Impact and Influence
by Scott Simpson
FAIA, Senior Fellow, Design Futures Council
October 5, 2022
How Design Propagates Long-Term Value
When a pebble is dropped into a pond, it has immediate impact. First, there is that familiar sound — kerplunk! — as the stone hits the water. Droplets leap upward and then reverse themselves in graceful backflips, creating secondary splashes that launch concentric ripples in all directions. The tiniest of pebbles can propagate waves that will cause the entire surface of the pond to shimmer. It doesn’t take much to set this ballet in motion. Yet what may seem subtle at first is a seismic event for the water molecules themselves; they are permanently rearranged and will never again return to their exact former positions.
Something similar happens when a building gets constructed. On a virgin site, something new is created that did not previously exist. The earth is torn open, and tons of foreign materials are poured into the hole. Assembling so many parts and pieces requires exquisite choreography. The construction process also excretes substantial amounts of waste material. When done, the new building is inhabited by people who had no previous reason to visit the site, so it becomes an entirely different kind of place. What was once a seemingly benign piece of open land has been converted to a beehive of activity.
In both cases, the precipitating action — dropping the pebble or building the building — sets in motion events that create inexorable long-term effects. In the world of design and construction, most architects focus what happens before the ribbon gets cut.
After all, it’s more immediate and comprehensible; a thing has sprung to life where none existed before. However, that is only the beginning of the story. A typical project will be in service for forty to fifty years. Over that span, the amount of energy and money expended will far outstrip the initial capital cost. The true value proposition of the architect’s work should be measured with that in mind.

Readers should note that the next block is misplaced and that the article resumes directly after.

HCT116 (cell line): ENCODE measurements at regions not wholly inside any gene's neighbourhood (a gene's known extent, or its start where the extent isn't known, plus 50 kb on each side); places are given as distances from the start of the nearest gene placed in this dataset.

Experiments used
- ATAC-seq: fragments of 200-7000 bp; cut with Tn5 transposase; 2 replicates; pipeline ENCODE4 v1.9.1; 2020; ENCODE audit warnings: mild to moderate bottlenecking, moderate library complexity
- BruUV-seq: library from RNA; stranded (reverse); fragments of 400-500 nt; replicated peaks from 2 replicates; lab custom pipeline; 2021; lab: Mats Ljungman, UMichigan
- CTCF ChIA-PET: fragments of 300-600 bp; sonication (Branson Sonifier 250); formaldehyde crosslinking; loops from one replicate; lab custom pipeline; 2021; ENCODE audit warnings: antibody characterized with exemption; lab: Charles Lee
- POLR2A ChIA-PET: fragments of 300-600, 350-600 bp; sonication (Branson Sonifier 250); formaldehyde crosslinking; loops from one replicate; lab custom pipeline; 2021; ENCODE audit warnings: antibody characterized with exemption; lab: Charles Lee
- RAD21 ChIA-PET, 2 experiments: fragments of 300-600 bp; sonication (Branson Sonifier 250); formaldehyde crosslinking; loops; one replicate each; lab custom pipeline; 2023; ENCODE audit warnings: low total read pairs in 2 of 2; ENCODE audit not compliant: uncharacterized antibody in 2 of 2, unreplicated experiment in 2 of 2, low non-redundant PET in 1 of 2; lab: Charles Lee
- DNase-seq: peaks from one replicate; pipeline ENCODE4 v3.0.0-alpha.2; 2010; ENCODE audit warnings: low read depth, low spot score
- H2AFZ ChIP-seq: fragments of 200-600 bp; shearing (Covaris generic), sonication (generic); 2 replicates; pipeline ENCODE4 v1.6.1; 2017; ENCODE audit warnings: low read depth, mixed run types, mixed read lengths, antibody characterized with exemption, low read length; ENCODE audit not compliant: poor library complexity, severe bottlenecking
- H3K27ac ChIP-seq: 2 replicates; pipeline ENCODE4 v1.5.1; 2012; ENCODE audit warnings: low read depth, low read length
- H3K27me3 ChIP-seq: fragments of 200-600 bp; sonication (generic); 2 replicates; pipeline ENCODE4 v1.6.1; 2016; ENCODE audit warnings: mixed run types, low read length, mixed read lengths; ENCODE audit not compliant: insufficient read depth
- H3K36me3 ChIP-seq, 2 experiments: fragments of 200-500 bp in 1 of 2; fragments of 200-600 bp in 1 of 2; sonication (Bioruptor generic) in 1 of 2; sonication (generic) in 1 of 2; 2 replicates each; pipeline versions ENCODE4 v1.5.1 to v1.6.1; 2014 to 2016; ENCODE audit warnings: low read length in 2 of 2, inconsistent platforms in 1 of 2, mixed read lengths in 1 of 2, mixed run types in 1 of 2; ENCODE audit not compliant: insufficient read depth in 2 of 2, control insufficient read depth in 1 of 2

This is something designers need to think about more closely. In school, budding professionals are taught to focus first and foremost on form and aesthetics. Very little, if any, attention is paid to the underlying economics of the buildings they will create or how they will affect the behaviors of the people who will inhabit them. Lack of knowledge (and lack of interest) about such things is a handicap when they are called upon to advise their clients. Architects tend to envision their buildings as static objects, important in and of themselves. But, in fact, all buildings are like theaters in that they serve as stage sets for the human activities that will take place within. Buildings change every day depending upon who uses them and in what ways. Because of that, they are always in flux. No matter how well designed at first, buildings are never perfect. They must be continually updated and sometimes renovated entirely as the needs of their occupants evolve.
To be successful, buildings must respond to their users, but those same buildings also exert a tremendous influence in return. Architecture determines how people move about, what they see, and what they hear during the day and night. Many of these clues are so subtle that we pay them little mind, but they are powerful and pervasive. Design can even have a direct effect on behavior. Nobody smokes in church because the building itself sends that message, and it is obeyed without conscious thought.
As the world becomes ever more complex, and the built environment ever more ubiquitous, the phenomena of impact and influence loom large. The initial impact of good design is immediate and palpable, but its long-term influence lasts longer and is far more powerful.
Scott Simpson, FAIA, is a senior fellow of the Design Futures Council and a regular contributor at DesignIntelligence.